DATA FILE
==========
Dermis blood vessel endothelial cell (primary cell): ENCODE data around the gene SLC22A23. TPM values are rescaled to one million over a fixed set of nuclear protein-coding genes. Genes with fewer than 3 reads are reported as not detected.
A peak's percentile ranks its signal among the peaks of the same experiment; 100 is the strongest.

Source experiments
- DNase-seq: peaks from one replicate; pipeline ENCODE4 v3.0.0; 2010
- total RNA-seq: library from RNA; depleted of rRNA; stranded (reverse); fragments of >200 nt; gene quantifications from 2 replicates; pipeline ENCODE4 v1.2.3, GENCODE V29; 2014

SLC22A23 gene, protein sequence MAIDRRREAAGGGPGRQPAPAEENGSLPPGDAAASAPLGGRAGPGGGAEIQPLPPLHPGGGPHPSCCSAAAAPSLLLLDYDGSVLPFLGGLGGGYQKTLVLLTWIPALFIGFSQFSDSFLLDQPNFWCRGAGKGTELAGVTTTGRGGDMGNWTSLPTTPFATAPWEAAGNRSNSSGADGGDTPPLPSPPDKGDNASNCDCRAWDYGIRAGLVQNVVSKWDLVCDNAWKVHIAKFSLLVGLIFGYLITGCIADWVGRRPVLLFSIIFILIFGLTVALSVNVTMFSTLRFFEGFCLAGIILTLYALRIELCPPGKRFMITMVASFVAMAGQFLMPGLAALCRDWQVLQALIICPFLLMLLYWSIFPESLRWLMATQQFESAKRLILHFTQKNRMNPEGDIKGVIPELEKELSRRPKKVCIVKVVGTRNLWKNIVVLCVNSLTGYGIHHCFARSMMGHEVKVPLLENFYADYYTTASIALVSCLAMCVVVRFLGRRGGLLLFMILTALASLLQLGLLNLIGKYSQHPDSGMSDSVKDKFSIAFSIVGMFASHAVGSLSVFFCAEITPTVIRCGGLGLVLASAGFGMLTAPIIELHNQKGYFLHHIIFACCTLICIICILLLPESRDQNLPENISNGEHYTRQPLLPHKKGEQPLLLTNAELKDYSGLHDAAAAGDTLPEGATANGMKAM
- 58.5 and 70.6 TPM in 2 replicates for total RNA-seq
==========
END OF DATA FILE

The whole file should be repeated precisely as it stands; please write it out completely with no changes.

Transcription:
Dermis blood vessel endothelial cell (primary cell): ENCODE data around the gene SLC22A23. TPM values are rescaled to one million over a fixed set of nuclear protein-coding genes. Genes with fewer than 3 reads are reported as not detected.
A peak's percentile ranks its signal among the peaks of the same experiment; 100 is the strongest.

Source experiments
- DNase-seq: peaks from one replicate; pipeline ENCODE4 v3.0.0; 2010
- total RNA-seq: library from RNA; depleted of rRNA; stranded (reverse); fragments of >200 nt; gene quantifications from 2 replicates; pipeline ENCODE4 v1.2.3, GENCODE V29; 2014

SLC22A23 gene, protein sequence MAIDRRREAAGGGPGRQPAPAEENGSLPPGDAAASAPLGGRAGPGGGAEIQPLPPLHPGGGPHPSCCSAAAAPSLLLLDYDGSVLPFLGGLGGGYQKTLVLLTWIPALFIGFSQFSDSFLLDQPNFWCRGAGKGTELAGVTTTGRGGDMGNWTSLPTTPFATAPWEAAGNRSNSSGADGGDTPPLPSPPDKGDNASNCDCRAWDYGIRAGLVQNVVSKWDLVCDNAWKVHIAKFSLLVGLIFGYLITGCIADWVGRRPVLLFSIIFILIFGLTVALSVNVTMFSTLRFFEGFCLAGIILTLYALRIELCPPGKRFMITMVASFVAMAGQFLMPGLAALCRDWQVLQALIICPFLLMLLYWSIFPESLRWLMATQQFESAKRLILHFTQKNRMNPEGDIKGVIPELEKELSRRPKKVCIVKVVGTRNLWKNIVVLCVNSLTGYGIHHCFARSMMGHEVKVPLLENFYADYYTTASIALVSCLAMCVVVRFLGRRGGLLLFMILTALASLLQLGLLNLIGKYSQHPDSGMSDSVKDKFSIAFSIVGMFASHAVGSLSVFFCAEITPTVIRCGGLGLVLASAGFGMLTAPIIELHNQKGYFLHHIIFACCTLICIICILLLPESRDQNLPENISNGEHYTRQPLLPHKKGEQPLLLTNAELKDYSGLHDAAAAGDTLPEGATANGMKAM
- 58.5 and 70.6 TPM in 2 replicates for total RNA-seq